Anthony Wainscott has known his share of hardship, living the last two years on the streets of California's Antelope Valley. But his personal misery index reached a new plateau during a weekend of record-setting heat.
“It’s extra hot. It’s abnormally hot,” said Wainscott, crouched in the meager shade of a palm tree on the edge of a shopping center parking lot Sunday in Palmdale, where the temperature hit 107 degrees. “I don’t even know how to explain it. But there’s something extra playing with the environment right now. And it’s not good.”
The 33-year-old Massachusetts native accepted the occasional donation from drivers, who briefly rolled down their windows to offer some change or a dollar or two. He used a dwindling supply of bottled water to fill a dish for his panting pit bull, Roscoe.
A few businesses would let Wainscott and Roscoe in for a few minutes to cool down, but he found many people’s patience wearing thin, so he spent most of the unbearable day outdoors.
“Nighttime is the only break we get,” he said. “And even then it’s way too hot.”
Like many other California cities, Palmdale saw record temperatures on Saturday — reaching 112 degrees, surpassing the previous daily high of 109 in 2003, according to preliminary figures from the National Weather Service.
Palm Springs saw a high of 111 degrees on Sunday, but that was down from Saturday’s peak of 120, which broke the previous set record for July 10. Also on Sunday, the temperature hit 110 in Lancaster, 101 in Acton and 91 in Riverside. Though coastal areas remained in the 70s and 80s, humidity levels throughout the region brought their own discomfort.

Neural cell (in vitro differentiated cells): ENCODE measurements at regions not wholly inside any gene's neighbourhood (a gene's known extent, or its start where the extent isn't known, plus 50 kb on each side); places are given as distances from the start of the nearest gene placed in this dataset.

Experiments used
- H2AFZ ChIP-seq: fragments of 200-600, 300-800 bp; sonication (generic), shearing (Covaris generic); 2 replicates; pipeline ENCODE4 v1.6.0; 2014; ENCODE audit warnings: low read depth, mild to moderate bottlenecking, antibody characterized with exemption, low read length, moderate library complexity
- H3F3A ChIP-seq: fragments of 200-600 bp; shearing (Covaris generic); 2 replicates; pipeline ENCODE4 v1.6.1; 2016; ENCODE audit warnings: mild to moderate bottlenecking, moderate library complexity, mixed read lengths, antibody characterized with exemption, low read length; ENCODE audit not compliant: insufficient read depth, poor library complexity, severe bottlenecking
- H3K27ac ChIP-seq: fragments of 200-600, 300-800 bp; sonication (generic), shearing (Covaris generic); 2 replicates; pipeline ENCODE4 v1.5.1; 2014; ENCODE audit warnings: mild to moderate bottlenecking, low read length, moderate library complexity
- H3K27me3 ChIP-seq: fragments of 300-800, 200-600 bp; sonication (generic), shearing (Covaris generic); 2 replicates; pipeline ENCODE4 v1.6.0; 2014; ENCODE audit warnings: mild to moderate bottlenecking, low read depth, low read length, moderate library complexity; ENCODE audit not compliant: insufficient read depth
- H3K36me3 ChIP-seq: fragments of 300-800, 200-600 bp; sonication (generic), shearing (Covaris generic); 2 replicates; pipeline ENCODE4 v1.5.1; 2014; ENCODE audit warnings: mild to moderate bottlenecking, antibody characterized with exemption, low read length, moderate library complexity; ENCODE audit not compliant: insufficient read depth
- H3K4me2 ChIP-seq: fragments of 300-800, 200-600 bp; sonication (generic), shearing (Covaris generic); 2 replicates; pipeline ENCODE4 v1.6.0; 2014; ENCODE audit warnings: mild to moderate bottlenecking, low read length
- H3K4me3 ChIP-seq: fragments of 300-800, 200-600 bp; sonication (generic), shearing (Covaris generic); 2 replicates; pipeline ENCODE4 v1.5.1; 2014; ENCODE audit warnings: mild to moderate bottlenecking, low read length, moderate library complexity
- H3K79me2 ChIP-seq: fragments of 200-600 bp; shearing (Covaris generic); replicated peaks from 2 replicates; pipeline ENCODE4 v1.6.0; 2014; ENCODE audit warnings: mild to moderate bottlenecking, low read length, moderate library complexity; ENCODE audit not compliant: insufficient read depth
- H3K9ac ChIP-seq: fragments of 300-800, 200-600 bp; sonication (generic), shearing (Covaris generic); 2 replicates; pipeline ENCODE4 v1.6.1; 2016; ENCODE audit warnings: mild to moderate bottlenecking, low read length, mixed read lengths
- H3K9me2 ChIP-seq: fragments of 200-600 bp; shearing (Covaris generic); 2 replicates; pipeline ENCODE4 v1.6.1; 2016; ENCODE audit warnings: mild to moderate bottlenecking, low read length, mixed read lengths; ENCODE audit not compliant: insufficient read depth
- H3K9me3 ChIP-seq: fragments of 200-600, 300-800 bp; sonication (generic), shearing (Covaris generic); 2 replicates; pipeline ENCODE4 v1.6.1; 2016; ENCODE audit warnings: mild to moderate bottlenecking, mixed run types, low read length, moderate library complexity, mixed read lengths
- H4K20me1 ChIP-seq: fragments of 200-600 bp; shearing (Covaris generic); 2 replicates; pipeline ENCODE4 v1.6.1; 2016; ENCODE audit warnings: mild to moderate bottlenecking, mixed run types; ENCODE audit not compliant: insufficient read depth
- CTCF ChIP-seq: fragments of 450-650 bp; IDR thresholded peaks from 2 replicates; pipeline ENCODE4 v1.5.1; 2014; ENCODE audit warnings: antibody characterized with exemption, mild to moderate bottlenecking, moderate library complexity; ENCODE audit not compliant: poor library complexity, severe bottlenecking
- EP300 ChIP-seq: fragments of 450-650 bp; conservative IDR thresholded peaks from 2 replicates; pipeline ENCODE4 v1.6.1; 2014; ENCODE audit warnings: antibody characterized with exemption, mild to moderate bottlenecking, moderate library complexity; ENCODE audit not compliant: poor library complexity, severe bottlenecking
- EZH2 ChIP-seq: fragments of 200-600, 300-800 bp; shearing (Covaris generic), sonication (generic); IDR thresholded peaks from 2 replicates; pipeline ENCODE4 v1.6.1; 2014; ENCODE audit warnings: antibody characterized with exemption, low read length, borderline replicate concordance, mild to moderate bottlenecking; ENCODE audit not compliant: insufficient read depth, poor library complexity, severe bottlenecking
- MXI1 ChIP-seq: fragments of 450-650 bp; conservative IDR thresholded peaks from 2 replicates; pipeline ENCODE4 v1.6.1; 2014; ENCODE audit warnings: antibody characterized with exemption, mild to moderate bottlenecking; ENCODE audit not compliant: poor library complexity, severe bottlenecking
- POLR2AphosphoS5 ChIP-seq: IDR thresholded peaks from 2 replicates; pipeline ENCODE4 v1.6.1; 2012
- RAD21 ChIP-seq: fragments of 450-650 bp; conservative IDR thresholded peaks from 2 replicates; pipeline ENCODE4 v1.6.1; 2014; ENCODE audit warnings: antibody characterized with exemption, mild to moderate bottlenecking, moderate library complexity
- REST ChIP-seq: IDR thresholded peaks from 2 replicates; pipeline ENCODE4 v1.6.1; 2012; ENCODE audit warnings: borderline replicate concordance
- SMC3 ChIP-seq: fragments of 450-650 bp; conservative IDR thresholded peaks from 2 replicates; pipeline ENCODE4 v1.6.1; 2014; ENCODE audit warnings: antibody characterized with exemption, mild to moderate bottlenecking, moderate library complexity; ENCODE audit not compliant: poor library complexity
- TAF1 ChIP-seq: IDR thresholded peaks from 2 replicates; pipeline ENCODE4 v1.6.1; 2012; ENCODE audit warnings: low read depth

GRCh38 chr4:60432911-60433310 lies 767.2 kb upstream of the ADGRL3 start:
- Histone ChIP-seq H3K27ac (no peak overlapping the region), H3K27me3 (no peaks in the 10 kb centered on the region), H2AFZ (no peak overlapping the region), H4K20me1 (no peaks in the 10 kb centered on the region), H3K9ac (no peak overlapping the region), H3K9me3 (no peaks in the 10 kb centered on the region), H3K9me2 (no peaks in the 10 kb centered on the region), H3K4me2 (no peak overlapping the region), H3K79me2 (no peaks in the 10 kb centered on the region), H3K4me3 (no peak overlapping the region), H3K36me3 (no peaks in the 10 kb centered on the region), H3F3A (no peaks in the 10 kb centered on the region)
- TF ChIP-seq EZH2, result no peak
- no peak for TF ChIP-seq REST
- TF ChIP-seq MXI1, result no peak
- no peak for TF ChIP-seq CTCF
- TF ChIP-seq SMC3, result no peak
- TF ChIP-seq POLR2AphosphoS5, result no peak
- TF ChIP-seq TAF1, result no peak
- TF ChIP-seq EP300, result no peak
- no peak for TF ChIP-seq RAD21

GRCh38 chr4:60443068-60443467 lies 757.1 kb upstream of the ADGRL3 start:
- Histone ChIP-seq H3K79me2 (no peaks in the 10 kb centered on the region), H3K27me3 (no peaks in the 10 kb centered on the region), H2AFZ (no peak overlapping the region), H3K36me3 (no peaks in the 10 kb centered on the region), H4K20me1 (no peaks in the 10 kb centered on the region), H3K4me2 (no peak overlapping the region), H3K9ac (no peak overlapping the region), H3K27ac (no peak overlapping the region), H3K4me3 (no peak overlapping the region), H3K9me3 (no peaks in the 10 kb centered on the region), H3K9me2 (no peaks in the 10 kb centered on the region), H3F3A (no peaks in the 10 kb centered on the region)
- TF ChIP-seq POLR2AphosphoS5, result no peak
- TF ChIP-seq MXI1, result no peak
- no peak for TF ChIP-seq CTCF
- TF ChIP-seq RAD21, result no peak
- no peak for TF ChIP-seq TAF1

Forecasters attributed the heat wave to an exceptionally large, exceptionally strong area of high pressure hovering over the California and Nevada border that sent temperatures 10 to 15 degrees above normal.
Although such events are fairly typical for this time of year, scientists say they are becoming more frequent and intense as global temperatures rise due to human-caused climate change.
“One hundred twenty degrees in Palm Springs, that’s not normal,” said Ivory Small, a meteorologist with the National Weather Service in San Diego. “So you can tell there’s a big high [pressure system] out there.”